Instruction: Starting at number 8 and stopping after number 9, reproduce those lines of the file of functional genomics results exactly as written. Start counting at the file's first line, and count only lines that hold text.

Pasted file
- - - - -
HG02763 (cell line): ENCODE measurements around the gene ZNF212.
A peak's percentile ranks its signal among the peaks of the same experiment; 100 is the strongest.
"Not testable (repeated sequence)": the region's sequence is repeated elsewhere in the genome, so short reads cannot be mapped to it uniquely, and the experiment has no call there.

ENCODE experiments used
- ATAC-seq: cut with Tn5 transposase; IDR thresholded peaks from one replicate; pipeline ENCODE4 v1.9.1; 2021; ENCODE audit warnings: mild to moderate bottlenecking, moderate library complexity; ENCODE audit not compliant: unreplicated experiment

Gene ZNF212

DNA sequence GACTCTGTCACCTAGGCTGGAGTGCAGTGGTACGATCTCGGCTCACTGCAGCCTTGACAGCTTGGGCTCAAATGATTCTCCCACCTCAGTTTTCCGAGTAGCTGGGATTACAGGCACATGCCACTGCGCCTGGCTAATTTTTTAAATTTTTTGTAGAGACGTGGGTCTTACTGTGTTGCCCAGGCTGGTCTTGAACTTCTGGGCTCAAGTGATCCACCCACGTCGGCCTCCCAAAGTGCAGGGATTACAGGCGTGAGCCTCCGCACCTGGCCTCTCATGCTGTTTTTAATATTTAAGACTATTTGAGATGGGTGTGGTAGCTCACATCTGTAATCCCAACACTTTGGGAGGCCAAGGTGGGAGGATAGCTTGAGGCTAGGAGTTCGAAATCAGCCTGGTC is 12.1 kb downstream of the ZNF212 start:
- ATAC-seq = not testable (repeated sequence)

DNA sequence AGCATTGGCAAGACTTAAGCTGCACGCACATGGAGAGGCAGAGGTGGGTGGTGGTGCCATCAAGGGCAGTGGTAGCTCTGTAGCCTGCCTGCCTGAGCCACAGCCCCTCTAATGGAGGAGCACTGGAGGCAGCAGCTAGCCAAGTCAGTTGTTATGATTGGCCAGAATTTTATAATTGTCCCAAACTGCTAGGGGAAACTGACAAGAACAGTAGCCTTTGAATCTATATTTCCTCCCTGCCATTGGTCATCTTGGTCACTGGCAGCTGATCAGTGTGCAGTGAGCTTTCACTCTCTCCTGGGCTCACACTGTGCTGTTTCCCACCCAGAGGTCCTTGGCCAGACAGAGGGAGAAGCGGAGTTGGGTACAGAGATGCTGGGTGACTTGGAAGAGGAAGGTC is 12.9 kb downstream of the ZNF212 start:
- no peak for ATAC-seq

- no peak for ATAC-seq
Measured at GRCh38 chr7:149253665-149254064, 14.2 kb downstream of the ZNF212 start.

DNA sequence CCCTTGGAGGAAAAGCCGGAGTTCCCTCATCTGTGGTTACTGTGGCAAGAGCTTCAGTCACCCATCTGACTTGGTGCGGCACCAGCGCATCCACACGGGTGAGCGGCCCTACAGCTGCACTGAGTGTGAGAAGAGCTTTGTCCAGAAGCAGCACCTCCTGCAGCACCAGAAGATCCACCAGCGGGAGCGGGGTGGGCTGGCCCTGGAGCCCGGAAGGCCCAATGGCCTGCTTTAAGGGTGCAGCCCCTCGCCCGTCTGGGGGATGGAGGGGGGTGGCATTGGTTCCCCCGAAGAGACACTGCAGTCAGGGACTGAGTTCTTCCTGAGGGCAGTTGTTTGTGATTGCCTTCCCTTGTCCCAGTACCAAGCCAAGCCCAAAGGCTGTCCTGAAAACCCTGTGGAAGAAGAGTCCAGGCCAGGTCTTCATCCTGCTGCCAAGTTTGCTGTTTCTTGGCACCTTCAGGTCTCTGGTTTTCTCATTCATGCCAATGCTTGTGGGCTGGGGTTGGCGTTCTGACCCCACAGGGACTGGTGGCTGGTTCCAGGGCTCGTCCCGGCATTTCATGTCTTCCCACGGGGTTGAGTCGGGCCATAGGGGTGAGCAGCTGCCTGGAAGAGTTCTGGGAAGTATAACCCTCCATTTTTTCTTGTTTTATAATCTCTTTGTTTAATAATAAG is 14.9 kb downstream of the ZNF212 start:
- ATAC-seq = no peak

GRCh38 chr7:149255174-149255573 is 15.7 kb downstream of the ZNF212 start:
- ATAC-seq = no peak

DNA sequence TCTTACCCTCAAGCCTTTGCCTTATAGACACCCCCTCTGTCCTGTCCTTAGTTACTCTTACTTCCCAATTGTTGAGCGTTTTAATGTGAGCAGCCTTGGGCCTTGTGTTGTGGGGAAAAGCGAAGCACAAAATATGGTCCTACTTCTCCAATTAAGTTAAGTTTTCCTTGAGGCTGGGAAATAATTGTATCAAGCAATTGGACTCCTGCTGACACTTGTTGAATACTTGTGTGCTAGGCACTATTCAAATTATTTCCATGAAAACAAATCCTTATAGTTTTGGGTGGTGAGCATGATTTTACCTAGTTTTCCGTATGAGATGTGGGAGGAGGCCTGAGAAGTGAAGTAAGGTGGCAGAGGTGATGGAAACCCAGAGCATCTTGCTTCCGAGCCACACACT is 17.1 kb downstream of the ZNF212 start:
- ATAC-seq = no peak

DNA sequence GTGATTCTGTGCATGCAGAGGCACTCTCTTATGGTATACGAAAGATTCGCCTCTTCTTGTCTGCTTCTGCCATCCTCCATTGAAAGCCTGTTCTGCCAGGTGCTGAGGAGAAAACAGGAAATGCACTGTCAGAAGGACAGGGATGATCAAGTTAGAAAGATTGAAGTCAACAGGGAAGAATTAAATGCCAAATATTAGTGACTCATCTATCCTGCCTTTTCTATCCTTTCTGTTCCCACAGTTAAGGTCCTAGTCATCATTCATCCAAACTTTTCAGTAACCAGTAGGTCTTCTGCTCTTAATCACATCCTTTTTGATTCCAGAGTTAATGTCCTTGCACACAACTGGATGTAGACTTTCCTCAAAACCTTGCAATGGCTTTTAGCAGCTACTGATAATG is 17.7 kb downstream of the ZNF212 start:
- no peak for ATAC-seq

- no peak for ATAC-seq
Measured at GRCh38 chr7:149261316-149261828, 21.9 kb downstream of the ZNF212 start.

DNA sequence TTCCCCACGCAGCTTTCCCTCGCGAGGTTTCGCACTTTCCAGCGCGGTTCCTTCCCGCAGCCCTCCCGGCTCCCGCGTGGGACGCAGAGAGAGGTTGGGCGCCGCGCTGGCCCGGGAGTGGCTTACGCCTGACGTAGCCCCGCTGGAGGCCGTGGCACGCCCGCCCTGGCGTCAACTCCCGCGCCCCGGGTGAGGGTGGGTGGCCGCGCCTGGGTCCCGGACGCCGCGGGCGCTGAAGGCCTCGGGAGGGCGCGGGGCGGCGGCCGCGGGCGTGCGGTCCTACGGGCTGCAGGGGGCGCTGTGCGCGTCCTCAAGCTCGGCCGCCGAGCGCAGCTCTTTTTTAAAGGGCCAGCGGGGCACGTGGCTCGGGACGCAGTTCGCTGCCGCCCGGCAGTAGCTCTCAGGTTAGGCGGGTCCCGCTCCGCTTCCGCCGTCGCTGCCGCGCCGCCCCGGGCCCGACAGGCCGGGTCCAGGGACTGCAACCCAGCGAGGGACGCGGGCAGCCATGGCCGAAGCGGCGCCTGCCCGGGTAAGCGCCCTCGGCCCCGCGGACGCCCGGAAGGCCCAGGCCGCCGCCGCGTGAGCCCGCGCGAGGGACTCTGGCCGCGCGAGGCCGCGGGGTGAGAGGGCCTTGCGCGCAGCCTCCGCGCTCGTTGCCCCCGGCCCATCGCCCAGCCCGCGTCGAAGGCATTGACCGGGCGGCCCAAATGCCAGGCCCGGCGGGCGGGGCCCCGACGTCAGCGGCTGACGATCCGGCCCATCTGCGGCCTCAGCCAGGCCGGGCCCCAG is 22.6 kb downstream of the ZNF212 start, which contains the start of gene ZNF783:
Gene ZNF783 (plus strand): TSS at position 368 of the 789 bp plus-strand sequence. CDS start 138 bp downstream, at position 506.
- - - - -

- ATAC-seq = not testable (repeated sequence)

DNA sequence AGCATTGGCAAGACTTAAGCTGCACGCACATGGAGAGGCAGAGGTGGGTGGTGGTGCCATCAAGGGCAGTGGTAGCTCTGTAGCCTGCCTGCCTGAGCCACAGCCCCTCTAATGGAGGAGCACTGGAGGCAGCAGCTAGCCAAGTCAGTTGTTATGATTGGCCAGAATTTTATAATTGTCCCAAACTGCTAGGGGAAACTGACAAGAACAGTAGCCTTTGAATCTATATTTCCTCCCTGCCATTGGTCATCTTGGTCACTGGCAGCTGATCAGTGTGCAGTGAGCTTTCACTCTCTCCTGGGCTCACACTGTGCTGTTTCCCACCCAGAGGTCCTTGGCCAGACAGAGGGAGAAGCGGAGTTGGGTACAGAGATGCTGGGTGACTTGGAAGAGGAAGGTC is 12.9 kb downstream of the ZNF212 start: